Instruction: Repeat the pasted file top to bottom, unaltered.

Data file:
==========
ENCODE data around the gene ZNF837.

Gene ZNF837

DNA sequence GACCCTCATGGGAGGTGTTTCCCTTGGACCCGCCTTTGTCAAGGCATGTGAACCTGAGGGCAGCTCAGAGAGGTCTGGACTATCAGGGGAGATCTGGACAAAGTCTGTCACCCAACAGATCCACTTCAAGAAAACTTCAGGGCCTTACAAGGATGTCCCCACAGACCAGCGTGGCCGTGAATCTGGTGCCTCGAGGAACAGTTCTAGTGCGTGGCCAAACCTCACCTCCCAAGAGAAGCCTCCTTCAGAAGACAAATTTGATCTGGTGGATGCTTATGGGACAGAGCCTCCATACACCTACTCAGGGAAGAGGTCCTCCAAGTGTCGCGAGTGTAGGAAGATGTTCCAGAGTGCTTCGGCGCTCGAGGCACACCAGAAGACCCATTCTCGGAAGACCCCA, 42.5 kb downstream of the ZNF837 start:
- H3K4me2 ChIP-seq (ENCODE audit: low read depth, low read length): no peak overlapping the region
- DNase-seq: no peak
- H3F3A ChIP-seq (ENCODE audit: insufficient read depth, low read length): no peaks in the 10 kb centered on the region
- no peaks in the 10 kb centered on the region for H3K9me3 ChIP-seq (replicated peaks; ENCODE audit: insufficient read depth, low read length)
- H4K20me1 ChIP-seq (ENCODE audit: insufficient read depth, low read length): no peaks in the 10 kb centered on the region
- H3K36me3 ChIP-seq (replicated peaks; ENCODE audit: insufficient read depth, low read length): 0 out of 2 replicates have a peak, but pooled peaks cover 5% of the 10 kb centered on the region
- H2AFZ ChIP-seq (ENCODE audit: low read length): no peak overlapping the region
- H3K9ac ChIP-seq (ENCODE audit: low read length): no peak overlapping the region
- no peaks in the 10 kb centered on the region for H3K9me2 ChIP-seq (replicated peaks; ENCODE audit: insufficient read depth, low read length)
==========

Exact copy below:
ENCODE data around the gene ZNF837.

Gene ZNF837

DNA sequence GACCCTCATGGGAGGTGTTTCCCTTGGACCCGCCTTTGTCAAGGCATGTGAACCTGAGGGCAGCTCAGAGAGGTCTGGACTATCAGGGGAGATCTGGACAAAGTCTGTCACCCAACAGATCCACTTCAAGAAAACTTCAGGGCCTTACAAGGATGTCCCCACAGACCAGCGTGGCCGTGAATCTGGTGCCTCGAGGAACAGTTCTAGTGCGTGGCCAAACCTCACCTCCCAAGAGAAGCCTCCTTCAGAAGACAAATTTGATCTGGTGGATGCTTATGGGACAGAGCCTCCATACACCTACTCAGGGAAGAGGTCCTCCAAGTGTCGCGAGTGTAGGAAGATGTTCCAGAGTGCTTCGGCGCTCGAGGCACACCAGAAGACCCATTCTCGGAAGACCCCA, 42.5 kb downstream of the ZNF837 start:
- H3K4me2 ChIP-seq (ENCODE audit: low read depth, low read length): no peak overlapping the region
- DNase-seq: no peak
- H3F3A ChIP-seq (ENCODE audit: insufficient read depth, low read length): no peaks in the 10 kb centered on the region
- no peaks in the 10 kb centered on the region for H3K9me3 ChIP-seq (replicated peaks; ENCODE audit: insufficient read depth, low read length)
- H4K20me1 ChIP-seq (ENCODE audit: insufficient read depth, low read length): no peaks in the 10 kb centered on the region
- H3K36me3 ChIP-seq (replicated peaks; ENCODE audit: insufficient read depth, low read length): 0 out of 2 replicates have a peak, but pooled peaks cover 5% of the 10 kb centered on the region
- H2AFZ ChIP-seq (ENCODE audit: low read length): no peak overlapping the region
- H3K9ac ChIP-seq (ENCODE audit: low read length): no peak overlapping the region
- no peaks in the 10 kb centered on the region for H3K9me2 ChIP-seq (replicated peaks; ENCODE audit: insufficient read depth, low read length)